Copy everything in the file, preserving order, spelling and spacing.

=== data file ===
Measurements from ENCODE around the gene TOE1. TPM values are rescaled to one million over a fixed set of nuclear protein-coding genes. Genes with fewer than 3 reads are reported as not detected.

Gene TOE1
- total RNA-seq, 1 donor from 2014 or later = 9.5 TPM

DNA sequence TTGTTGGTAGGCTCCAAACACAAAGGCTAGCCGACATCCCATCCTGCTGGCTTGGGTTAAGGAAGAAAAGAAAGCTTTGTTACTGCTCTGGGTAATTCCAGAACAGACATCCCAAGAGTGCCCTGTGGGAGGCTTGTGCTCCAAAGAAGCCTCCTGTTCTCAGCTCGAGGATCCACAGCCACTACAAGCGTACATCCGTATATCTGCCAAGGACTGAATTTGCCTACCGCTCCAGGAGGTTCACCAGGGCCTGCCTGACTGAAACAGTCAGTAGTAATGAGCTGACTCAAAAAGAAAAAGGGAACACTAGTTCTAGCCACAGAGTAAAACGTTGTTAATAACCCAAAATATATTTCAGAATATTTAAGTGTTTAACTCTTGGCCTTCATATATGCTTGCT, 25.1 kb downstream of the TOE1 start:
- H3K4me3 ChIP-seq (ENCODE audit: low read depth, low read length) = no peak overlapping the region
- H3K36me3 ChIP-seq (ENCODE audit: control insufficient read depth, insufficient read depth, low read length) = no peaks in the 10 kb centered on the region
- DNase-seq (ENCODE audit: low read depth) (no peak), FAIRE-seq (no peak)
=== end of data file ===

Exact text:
Measurements from ENCODE around the gene TOE1. TPM values are rescaled to one million over a fixed set of nuclear protein-coding genes. Genes with fewer than 3 reads are reported as not detected.

Gene TOE1
- total RNA-seq, 1 donor from 2014 or later = 9.5 TPM

DNA sequence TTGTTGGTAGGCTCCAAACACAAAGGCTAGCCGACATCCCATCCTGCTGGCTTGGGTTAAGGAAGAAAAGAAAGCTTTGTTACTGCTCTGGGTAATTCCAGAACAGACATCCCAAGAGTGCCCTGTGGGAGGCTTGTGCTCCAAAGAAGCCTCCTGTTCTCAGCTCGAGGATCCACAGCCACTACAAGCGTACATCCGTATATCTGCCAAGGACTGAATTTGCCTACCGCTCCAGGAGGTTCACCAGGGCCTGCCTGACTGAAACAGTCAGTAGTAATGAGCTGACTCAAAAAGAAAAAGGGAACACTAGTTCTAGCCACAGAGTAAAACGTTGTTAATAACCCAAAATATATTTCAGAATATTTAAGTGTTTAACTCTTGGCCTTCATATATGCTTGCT, 25.1 kb downstream of the TOE1 start:
- H3K4me3 ChIP-seq (ENCODE audit: low read depth, low read length) = no peak overlapping the region
- H3K36me3 ChIP-seq (ENCODE audit: control insufficient read depth, insufficient read depth, low read length) = no peaks in the 10 kb centered on the region
- DNase-seq (ENCODE audit: low read depth) (no peak), FAIRE-seq (no peak)